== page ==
JAKARTA, INDONESIA — In many ways, Singapore is the ultimate modern society - uber efficient, affluent and safe - but at what expense? The recent legal trials of a young graffiti artist and a cartoonist being investigated for alleged sedition has some Singaporeans saying it’s time for politically uncomfortable art and speech to be allowed.
Samantha Lo is the street artist responsible for a series of satirical stickers that cropped up all over Singapore last year. She also painted a message that some say was an offensive reference to the country's founding father, Lee Kuan Yew.
Some saw Lo's works as humorous and relevant, but authorities charged the 27-year-old artist with eight counts of public nuisance and vandalism.
She could have faced a three-year jail term, but Lo instead was ordered to perform 240 hours of community service. She says she had no idea what she was getting herself into, but she refuses to believe that art should be censored.
“Back then even when I first started doing the stickers I knew that it was illegal, but I didn’t let that limit my freedom in that sense. I still wanted to do it and I still did it," Lo said. "That is freedom, the freedom to express. That is what art should be, isn’t it?”
In a nation where rules are strictly enforced, Lo’s audacious street art has sparked debate about the parameters of free speech.
She is not the only Singaporean pushing the political boundaries.
Authorities are investigating 37-year-old Leslie Chew for alleged sedition after he published a racially provocative cartoon online.
Chew publishes a comic strip on Facebook that has more than 24,000 followers. If convicted of sedition, Chew could be fined and jailed for three years.
Human rights lawyer M. Ravi, who is defending the cartoonist, says because much of Singapore’s press is run by the state, criticism and satire are proliferating online. He says it's a trend that some politicians are attempting to suppress.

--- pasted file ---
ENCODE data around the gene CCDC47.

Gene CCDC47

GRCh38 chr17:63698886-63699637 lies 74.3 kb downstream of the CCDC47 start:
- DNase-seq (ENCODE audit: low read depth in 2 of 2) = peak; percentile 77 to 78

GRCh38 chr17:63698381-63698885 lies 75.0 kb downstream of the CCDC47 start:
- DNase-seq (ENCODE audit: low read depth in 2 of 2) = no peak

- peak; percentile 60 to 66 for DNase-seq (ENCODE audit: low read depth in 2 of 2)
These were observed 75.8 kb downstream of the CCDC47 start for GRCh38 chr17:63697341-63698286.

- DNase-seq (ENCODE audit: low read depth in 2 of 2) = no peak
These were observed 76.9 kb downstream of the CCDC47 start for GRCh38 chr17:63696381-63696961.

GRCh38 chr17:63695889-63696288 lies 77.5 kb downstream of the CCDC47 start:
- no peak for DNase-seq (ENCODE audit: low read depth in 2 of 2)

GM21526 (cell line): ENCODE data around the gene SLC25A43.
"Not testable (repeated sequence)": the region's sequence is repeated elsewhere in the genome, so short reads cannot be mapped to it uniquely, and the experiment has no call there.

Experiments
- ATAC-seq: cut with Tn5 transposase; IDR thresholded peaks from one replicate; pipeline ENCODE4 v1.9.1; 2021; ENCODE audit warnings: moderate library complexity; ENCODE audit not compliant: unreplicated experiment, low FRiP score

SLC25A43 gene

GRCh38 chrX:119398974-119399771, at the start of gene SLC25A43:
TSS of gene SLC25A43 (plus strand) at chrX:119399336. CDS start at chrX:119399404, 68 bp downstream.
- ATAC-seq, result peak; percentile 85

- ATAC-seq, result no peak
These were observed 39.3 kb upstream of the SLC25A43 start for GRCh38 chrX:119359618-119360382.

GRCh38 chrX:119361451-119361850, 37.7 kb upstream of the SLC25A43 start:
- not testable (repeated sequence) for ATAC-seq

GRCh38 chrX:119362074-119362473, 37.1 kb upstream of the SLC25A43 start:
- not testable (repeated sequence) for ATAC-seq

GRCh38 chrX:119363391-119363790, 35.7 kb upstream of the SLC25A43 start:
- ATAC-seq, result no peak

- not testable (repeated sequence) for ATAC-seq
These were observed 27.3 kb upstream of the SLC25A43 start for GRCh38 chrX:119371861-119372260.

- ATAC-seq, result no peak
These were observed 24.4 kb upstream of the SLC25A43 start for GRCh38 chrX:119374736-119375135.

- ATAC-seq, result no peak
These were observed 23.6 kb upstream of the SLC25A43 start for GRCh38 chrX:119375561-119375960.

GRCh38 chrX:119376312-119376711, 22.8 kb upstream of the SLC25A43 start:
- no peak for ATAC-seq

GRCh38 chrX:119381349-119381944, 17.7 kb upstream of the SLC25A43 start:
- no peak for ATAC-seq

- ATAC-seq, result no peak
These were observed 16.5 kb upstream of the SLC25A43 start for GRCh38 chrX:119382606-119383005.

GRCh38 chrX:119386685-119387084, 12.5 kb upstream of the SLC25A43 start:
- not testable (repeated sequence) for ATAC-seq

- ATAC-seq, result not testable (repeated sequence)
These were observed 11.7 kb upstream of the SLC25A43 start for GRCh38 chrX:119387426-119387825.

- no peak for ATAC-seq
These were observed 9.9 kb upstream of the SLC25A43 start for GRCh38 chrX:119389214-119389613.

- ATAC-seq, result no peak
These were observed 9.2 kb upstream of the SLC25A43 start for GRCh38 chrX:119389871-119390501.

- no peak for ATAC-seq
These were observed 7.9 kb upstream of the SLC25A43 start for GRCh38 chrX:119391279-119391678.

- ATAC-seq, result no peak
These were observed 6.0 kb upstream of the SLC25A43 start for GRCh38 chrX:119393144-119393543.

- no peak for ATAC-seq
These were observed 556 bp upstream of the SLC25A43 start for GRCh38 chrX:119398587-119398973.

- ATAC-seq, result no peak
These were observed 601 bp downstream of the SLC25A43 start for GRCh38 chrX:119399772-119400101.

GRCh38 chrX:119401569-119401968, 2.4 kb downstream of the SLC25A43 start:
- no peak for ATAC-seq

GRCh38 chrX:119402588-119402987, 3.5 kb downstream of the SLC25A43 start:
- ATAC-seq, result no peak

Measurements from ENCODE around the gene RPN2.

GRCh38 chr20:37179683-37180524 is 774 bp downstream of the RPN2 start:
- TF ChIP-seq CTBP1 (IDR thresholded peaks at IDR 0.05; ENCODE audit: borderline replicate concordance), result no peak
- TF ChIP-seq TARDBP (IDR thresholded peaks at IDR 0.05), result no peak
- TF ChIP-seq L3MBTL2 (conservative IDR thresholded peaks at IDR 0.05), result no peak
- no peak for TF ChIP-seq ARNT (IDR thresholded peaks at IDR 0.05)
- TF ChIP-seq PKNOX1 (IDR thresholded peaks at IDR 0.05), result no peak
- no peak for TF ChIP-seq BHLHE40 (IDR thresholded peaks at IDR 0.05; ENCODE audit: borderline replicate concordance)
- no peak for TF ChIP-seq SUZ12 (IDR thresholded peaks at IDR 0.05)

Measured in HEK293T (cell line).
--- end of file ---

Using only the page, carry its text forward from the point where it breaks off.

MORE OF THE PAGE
“In recent months, the last year or so, there have been threats of defamation suits when political figures are involved, and there have been threats of contempt of court suggestions and there have been sub judice being issued by the attorney general to limit public conversations in the public domain because certain cases are before the court and so on," Ravi said. "So there is a various range of reactions from the state and in particular, bloggers being taken to task on account of defamation and contempt of court, especially an increasing number of bloggers are being taken to task for civil defamation. So that is a worrying trend.”
Terence Chong is a sociologist at the Institute for South East Asian Studies in Singapore. He recently helped produce an ‘Arts Manifesto,’ a document calling for more artistic freedom that has been presented to the government.
Chong says Singapore is facing a dilemma - on the one hand it wants to market itself as a global city for the arts, but on the other there are certain issues like race, religion and homosexuality that remain off-limits.
“How do we tell the world we are culturally vibrant, creative, willing to break boundaries and yet at the same time designating certain areas as no-go areas," Terence said. "I think that is the crux of policies issues right now. I mean where do we go from here? And I think no one really has the answer. I think the government is feeling its way along, and the artists are as well.”
Chong believes that Singapore is at a crucial moment in its development - considering what kind of future society it intends to nurture. But he believes that significant progress has been made.
Ten years ago, he says, Samantha Lo would surely have been jailed and Leslie’s Chew’s comic strips would not have been possible.